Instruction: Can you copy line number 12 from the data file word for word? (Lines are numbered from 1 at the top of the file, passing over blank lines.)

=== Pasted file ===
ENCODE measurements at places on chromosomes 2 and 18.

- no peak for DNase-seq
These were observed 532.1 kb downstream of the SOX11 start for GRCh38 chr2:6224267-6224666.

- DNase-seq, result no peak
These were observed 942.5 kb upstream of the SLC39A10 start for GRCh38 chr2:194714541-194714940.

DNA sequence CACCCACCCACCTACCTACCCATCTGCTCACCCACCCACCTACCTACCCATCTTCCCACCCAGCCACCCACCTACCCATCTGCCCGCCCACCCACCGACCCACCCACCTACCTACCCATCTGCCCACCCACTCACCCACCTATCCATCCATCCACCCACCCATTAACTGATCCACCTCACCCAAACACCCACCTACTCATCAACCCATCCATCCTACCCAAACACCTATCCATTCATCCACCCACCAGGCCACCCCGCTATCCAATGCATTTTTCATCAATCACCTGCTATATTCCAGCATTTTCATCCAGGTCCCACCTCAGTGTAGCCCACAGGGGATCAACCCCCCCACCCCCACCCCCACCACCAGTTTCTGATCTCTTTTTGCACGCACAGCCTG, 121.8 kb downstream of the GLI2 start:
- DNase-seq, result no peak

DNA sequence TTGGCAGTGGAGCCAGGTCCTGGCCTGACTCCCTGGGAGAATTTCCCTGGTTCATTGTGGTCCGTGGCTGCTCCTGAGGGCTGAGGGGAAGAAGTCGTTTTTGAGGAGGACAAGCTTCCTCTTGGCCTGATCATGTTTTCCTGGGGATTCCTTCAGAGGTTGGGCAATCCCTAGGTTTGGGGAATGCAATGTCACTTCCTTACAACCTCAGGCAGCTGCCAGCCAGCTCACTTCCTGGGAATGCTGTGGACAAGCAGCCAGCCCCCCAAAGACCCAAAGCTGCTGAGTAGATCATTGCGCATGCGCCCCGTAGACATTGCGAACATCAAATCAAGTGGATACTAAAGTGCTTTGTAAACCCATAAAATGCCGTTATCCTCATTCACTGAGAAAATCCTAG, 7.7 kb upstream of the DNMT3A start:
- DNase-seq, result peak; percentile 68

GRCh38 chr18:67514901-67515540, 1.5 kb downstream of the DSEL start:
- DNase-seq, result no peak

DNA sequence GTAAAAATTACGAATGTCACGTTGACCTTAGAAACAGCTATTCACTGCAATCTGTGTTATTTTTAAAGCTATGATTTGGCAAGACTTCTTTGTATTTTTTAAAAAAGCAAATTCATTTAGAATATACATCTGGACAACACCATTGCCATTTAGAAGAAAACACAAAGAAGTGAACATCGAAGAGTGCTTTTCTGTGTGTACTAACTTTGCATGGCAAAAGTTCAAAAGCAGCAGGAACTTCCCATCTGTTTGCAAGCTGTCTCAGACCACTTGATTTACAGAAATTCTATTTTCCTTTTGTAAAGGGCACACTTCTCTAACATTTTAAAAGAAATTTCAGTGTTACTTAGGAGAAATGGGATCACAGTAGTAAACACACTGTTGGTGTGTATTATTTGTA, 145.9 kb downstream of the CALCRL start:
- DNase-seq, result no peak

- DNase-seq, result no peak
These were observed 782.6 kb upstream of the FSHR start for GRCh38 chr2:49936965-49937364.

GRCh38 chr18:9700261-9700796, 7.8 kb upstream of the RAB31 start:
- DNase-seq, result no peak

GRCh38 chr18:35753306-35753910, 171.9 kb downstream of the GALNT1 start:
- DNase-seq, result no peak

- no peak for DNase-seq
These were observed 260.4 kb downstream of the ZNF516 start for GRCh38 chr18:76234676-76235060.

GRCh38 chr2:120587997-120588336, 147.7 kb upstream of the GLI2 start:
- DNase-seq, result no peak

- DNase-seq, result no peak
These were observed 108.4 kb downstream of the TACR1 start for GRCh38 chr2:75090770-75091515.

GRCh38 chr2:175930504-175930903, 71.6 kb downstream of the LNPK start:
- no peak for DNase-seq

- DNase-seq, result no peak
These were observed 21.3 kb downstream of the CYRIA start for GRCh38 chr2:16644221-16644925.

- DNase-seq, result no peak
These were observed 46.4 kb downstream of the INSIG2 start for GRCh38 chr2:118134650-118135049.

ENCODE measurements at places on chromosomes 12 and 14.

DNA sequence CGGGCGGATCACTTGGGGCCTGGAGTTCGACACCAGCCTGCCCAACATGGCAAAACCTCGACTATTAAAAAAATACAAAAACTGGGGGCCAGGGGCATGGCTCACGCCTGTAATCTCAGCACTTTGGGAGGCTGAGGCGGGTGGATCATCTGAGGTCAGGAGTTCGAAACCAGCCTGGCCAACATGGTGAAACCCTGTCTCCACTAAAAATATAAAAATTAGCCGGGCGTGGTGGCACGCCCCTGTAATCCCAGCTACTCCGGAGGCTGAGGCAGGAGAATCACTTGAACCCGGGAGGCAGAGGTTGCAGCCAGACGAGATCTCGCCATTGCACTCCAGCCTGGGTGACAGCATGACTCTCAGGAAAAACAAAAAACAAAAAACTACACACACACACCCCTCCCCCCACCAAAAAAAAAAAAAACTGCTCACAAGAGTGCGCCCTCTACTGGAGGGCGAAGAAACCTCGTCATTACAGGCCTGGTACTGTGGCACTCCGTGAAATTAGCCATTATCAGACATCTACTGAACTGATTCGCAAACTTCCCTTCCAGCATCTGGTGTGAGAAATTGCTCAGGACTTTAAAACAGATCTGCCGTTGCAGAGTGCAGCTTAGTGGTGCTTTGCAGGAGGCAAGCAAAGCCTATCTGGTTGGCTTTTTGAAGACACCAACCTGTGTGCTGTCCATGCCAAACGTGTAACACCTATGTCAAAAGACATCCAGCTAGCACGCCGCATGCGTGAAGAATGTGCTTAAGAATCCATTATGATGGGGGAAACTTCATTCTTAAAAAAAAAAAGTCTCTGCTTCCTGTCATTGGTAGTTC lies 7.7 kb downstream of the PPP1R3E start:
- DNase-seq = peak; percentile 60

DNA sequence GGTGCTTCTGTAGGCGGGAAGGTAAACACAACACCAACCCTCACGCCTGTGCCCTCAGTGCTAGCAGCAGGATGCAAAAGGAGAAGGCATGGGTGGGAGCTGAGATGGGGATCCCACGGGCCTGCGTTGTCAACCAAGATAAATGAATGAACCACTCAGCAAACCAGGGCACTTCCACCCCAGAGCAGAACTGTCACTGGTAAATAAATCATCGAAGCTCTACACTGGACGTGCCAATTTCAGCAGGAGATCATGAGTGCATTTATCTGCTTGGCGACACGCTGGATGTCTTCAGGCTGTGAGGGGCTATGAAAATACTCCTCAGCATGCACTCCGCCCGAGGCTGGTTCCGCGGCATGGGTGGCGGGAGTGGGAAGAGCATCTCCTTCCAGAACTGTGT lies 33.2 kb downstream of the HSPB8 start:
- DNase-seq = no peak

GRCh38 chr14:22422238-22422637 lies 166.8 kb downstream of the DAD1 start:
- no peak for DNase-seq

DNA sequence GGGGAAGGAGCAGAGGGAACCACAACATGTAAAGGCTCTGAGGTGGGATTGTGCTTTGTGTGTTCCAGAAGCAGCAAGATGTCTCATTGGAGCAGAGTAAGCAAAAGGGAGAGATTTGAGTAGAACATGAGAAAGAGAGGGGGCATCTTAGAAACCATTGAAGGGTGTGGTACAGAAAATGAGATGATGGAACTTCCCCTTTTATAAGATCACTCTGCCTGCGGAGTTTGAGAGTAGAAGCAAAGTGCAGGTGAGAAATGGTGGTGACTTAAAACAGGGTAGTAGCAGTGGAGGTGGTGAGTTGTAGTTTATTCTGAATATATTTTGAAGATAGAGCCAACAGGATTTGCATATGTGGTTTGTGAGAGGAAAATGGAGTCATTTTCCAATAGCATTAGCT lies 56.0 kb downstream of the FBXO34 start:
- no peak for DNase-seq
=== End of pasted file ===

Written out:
DNA sequence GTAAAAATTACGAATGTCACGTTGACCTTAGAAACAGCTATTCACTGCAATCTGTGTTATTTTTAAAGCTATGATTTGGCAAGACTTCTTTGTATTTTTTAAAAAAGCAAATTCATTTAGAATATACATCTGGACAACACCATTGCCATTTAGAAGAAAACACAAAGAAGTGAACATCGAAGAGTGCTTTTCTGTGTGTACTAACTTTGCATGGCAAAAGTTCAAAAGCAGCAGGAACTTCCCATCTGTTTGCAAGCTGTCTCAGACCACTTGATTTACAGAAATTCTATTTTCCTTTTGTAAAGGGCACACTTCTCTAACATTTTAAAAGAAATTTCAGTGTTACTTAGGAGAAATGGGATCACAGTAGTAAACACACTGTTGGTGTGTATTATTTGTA, 145.9 kb downstream of the CALCRL start: